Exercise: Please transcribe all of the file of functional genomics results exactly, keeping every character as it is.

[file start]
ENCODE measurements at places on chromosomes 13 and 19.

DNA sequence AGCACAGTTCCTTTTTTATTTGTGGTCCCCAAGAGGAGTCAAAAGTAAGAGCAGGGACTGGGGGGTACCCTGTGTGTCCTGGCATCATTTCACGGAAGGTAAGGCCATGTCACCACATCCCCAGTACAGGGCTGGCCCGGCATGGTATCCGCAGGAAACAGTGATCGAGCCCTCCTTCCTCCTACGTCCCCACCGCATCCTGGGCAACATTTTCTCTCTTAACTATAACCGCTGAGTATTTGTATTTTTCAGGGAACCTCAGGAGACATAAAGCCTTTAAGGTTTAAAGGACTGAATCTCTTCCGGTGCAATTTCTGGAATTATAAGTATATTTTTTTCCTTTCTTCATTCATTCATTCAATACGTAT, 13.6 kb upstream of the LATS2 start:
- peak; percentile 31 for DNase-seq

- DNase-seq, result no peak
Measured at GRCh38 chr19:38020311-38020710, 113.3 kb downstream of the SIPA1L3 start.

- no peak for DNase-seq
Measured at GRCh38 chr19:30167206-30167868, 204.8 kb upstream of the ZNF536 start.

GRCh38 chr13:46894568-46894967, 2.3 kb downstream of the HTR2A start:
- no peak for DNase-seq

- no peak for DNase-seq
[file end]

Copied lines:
ENCODE measurements at places on chromosomes 13 and 19.

DNA sequence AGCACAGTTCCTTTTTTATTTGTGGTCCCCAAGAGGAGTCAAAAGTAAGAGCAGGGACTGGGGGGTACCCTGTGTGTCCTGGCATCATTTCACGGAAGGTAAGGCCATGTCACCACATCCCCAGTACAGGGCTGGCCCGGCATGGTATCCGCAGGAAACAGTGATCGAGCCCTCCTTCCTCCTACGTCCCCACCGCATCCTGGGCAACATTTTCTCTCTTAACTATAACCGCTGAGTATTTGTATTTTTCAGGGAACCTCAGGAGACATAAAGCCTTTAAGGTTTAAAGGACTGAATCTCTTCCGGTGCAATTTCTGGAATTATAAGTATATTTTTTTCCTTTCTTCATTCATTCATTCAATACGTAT, 13.6 kb upstream of the LATS2 start:
- peak; percentile 31 for DNase-seq

- DNase-seq, result no peak
Measured at GRCh38 chr19:38020311-38020710, 113.3 kb downstream of the SIPA1L3 start.

- no peak for DNase-seq
Measured at GRCh38 chr19:30167206-30167868, 204.8 kb upstream of the ZNF536 start.

GRCh38 chr13:46894568-46894967, 2.3 kb downstream of the HTR2A start:
- no peak for DNase-seq

- no peak for DNase-seq